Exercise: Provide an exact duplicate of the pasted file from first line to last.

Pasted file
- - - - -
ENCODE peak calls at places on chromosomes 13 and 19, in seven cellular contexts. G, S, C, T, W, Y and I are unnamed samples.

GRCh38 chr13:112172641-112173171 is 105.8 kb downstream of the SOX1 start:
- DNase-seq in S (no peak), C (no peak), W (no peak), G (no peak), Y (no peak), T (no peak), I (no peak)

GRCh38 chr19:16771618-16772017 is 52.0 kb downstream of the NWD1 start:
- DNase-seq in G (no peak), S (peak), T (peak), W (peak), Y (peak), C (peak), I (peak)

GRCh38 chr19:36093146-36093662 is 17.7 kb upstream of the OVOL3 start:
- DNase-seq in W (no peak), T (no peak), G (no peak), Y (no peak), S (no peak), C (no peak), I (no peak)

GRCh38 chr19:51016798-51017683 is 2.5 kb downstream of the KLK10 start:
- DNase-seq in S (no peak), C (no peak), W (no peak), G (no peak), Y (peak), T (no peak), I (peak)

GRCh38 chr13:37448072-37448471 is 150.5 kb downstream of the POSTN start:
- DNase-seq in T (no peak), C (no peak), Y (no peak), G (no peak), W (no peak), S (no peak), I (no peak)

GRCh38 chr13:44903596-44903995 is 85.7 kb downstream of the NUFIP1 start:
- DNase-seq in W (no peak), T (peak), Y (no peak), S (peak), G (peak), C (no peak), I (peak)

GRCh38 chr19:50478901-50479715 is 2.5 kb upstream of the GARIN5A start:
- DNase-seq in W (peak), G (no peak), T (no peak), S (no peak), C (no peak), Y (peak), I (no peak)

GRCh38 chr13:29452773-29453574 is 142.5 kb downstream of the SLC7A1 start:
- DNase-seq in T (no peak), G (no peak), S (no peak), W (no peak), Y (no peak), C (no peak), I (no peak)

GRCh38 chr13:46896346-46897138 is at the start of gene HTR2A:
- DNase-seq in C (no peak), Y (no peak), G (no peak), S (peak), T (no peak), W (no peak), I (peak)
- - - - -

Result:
ENCODE peak calls at places on chromosomes 13 and 19, in seven cellular contexts. G, S, C, T, W, Y and I are unnamed samples.

GRCh38 chr13:112172641-112173171 is 105.8 kb downstream of the SOX1 start:
- DNase-seq in S (no peak), C (no peak), W (no peak), G (no peak), Y (no peak), T (no peak), I (no peak)

GRCh38 chr19:16771618-16772017 is 52.0 kb downstream of the NWD1 start:
- DNase-seq in G (no peak), S (peak), T (peak), W (peak), Y (peak), C (peak), I (peak)

GRCh38 chr19:36093146-36093662 is 17.7 kb upstream of the OVOL3 start:
- DNase-seq in W (no peak), T (no peak), G (no peak), Y (no peak), S (no peak), C (no peak), I (no peak)

GRCh38 chr19:51016798-51017683 is 2.5 kb downstream of the KLK10 start:
- DNase-seq in S (no peak), C (no peak), W (no peak), G (no peak), Y (peak), T (no peak), I (peak)

GRCh38 chr13:37448072-37448471 is 150.5 kb downstream of the POSTN start:
- DNase-seq in T (no peak), C (no peak), Y (no peak), G (no peak), W (no peak), S (no peak), I (no peak)

GRCh38 chr13:44903596-44903995 is 85.7 kb downstream of the NUFIP1 start:
- DNase-seq in W (no peak), T (peak), Y (no peak), S (peak), G (peak), C (no peak), I (peak)

GRCh38 chr19:50478901-50479715 is 2.5 kb upstream of the GARIN5A start:
- DNase-seq in W (peak), G (no peak), T (no peak), S (no peak), C (no peak), Y (peak), I (no peak)

GRCh38 chr13:29452773-29453574 is 142.5 kb downstream of the SLC7A1 start:
- DNase-seq in T (no peak), G (no peak), S (no peak), W (no peak), Y (no peak), C (no peak), I (no peak)

GRCh38 chr13:46896346-46897138 is at the start of gene HTR2A:
- DNase-seq in C (no peak), Y (no peak), G (no peak), S (peak), T (no peak), W (no peak), I (peak)